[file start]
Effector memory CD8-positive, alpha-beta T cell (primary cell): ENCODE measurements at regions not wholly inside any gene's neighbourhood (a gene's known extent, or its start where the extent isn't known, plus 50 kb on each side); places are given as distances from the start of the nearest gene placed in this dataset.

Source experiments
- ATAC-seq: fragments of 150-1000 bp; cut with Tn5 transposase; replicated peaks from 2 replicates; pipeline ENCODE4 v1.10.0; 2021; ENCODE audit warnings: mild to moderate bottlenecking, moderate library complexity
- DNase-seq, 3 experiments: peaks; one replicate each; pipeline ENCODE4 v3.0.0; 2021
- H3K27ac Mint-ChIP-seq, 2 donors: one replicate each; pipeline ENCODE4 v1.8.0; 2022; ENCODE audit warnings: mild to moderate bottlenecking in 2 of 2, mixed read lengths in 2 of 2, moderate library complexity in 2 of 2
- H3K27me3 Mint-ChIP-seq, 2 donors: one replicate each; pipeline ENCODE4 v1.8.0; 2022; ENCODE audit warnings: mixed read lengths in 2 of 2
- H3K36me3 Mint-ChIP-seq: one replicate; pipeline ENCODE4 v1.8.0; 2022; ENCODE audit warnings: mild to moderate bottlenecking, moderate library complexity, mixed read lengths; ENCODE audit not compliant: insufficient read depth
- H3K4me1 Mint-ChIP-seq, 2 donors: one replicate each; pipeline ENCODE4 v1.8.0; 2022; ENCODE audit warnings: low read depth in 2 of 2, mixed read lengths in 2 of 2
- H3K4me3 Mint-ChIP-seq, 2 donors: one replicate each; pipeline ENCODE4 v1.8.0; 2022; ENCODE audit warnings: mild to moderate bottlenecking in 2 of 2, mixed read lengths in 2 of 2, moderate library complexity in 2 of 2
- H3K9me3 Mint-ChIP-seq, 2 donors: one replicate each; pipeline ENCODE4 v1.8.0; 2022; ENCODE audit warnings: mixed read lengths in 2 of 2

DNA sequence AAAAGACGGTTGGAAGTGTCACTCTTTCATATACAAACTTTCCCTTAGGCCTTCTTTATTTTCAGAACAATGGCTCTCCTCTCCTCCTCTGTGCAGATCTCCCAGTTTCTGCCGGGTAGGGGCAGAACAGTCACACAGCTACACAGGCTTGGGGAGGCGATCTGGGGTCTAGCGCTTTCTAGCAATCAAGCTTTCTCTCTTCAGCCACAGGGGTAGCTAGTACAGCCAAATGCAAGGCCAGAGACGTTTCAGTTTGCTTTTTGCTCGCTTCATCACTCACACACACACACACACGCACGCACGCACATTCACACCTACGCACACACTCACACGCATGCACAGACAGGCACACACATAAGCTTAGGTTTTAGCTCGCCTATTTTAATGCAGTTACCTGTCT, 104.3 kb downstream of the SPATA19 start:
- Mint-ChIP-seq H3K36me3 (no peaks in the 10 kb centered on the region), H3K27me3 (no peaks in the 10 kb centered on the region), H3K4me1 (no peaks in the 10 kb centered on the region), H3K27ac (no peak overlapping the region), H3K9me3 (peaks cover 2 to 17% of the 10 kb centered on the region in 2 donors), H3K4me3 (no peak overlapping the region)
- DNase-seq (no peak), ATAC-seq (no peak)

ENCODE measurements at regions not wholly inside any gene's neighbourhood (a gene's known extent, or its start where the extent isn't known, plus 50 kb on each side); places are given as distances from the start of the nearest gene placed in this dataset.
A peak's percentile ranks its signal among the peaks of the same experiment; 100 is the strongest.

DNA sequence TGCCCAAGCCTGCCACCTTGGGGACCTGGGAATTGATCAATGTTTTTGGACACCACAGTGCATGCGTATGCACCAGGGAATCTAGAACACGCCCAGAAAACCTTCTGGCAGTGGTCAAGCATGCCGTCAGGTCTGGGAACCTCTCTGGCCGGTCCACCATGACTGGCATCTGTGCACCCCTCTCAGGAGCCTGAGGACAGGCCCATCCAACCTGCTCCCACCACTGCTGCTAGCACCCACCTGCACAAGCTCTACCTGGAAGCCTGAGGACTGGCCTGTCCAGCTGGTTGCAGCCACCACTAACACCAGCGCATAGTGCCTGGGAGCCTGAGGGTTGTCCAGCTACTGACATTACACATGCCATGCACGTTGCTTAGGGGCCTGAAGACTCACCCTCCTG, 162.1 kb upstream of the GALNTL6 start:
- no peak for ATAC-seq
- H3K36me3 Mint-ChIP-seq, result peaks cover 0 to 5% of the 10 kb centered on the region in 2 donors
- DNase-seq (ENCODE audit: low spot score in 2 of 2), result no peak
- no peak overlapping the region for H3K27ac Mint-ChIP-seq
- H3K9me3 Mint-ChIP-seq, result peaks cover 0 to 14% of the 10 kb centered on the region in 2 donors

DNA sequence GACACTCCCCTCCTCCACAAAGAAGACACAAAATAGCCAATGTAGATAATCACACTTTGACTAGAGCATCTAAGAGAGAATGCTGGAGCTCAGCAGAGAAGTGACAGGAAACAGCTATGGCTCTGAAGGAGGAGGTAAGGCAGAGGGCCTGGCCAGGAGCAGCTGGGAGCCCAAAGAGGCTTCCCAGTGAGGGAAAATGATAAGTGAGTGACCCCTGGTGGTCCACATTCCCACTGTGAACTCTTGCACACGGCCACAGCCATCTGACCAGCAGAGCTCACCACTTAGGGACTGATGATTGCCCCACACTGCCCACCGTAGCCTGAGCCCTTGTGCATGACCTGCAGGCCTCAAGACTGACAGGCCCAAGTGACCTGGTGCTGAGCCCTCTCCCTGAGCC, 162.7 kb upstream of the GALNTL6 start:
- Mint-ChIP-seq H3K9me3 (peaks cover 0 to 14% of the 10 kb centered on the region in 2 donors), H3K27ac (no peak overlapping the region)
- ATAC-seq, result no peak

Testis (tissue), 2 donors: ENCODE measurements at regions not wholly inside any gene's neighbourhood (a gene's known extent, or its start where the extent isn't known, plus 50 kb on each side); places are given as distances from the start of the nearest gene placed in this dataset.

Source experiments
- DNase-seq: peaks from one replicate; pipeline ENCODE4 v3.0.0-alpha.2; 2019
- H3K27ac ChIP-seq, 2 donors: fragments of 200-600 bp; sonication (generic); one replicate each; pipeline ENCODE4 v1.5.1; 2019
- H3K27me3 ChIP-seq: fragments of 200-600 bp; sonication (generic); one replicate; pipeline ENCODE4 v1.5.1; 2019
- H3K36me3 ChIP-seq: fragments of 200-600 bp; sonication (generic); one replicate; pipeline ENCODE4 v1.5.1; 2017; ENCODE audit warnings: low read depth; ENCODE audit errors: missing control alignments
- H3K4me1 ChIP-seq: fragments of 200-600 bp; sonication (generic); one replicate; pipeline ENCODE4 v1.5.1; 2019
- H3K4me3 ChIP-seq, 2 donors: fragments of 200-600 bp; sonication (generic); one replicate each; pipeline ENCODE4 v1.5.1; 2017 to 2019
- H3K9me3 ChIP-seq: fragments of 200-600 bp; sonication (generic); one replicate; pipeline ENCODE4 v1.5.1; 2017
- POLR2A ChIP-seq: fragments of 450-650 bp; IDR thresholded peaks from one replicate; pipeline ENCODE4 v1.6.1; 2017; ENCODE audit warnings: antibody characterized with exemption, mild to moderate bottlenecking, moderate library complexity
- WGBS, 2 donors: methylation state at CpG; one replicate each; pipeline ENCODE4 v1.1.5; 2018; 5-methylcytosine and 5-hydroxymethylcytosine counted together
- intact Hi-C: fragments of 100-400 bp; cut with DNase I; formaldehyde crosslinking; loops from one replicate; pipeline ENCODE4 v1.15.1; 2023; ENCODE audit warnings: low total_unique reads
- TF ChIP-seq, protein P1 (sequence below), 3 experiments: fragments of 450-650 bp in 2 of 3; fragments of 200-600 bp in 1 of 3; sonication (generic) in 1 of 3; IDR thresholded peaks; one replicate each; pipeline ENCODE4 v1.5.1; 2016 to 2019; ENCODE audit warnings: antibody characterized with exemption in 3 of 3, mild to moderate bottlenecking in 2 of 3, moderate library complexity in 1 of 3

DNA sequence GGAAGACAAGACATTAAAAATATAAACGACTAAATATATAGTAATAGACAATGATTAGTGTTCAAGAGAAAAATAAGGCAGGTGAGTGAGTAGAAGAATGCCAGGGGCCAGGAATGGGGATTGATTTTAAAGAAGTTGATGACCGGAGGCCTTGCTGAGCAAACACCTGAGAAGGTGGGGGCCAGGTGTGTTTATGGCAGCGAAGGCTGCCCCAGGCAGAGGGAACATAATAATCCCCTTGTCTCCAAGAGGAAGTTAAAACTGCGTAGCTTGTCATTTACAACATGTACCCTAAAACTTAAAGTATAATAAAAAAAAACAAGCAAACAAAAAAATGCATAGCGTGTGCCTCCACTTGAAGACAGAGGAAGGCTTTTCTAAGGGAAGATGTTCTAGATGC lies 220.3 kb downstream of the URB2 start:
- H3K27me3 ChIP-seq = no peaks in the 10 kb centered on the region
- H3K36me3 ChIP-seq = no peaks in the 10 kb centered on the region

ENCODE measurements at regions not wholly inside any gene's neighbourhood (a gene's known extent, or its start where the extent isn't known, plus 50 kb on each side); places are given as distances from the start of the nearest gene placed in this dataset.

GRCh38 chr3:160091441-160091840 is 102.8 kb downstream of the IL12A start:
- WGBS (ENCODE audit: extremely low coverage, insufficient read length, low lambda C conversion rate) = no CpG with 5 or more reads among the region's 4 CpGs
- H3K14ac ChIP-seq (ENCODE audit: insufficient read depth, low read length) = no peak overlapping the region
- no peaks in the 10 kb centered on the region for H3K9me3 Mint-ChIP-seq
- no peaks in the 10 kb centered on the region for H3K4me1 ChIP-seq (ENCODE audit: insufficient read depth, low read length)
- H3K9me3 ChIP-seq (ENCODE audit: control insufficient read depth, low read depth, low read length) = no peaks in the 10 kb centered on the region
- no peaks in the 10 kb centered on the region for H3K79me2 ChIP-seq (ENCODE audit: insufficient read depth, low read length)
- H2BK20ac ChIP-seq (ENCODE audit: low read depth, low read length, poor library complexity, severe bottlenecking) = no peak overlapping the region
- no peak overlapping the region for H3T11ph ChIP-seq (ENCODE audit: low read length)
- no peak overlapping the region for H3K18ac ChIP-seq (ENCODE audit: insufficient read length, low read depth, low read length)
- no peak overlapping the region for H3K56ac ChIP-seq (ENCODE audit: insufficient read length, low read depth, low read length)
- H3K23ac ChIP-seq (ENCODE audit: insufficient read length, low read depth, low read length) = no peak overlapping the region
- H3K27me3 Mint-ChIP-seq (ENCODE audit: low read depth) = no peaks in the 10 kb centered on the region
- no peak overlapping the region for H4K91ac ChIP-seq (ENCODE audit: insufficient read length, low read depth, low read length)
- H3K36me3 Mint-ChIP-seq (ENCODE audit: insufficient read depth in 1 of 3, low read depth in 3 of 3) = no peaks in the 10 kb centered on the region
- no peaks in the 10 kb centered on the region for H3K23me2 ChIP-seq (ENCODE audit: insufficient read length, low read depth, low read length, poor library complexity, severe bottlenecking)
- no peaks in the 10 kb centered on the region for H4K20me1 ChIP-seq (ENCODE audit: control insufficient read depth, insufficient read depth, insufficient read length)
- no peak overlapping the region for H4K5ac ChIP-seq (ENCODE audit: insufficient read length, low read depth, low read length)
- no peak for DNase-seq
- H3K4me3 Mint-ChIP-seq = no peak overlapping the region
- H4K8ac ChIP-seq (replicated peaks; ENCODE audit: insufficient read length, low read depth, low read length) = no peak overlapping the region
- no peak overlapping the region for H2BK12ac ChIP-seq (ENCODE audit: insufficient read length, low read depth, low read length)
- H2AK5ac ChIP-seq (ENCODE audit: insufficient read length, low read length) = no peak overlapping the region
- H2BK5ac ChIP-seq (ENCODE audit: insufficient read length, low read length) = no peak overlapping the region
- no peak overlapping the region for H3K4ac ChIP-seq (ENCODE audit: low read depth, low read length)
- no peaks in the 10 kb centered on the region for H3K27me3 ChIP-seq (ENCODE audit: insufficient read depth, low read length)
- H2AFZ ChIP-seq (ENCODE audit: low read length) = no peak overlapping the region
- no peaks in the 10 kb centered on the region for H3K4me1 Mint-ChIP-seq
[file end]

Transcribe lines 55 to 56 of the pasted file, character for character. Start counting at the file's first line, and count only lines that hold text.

- no peak overlapping the region for H4K91ac ChIP-seq (ENCODE audit: insufficient read length, low read depth, low read length)
- H3K36me3 Mint-ChIP-seq (ENCODE audit: insufficient read depth in 1 of 3, low read depth in 3 of 3) = no peaks in the 10 kb centered on the region